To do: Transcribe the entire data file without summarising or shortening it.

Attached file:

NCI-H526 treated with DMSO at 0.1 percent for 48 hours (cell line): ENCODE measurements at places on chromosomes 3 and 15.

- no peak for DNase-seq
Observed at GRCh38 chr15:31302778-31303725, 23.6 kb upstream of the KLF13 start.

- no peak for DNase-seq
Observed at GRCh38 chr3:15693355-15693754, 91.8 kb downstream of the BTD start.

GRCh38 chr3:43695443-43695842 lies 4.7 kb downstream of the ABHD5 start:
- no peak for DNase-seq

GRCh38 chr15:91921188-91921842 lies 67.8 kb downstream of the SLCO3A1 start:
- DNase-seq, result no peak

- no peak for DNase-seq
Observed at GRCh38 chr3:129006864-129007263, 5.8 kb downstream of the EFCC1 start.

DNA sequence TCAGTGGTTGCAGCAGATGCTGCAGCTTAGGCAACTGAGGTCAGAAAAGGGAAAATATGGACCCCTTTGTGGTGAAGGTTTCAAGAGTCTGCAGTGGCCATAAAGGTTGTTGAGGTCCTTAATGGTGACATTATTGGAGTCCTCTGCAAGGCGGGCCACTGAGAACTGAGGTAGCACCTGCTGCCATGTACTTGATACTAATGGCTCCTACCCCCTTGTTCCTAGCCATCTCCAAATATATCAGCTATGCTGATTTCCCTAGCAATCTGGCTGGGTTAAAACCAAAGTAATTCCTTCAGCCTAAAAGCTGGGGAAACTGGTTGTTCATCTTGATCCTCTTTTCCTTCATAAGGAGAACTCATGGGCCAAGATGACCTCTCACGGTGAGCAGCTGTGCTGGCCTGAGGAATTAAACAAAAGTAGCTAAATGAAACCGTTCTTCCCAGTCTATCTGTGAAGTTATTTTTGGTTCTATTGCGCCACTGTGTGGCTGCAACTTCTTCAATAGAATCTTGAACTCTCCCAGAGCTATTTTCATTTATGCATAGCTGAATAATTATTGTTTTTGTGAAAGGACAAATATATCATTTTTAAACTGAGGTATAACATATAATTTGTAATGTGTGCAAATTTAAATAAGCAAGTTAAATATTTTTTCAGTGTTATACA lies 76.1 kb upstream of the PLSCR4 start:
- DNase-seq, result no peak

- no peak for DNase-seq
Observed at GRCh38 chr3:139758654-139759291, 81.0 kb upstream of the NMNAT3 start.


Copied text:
NCI-H526 treated with DMSO at 0.1 percent for 48 hours (cell line): ENCODE measurements at places on chromosomes 3 and 15.

- no peak for DNase-seq
Observed at GRCh38 chr15:31302778-31303725, 23.6 kb upstream of the KLF13 start.

- no peak for DNase-seq
Observed at GRCh38 chr3:15693355-15693754, 91.8 kb downstream of the BTD start.

GRCh38 chr3:43695443-43695842 lies 4.7 kb downstream of the ABHD5 start:
- no peak for DNase-seq

GRCh38 chr15:91921188-91921842 lies 67.8 kb downstream of the SLCO3A1 start:
- DNase-seq, result no peak

- no peak for DNase-seq
Observed at GRCh38 chr3:129006864-129007263, 5.8 kb downstream of the EFCC1 start.

DNA sequence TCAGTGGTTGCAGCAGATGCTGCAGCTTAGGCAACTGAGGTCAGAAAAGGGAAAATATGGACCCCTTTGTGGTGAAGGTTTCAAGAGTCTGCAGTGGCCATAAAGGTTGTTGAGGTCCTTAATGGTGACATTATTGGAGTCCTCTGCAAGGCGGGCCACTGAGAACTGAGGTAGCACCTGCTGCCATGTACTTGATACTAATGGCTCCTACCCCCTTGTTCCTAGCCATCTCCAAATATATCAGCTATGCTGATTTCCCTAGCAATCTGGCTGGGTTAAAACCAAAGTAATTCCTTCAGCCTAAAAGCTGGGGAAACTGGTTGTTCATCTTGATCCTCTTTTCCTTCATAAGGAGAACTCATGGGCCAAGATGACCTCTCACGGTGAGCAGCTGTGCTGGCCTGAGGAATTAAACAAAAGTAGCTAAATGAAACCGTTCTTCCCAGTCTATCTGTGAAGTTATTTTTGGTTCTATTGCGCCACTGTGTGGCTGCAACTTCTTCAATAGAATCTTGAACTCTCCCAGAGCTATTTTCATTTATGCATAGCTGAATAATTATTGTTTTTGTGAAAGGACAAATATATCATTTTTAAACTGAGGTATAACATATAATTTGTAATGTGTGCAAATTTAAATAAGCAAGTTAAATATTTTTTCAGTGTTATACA lies 76.1 kb upstream of the PLSCR4 start:
- DNase-seq, result no peak

- no peak for DNase-seq
Observed at GRCh38 chr3:139758654-139759291, 81.0 kb upstream of the NMNAT3 start.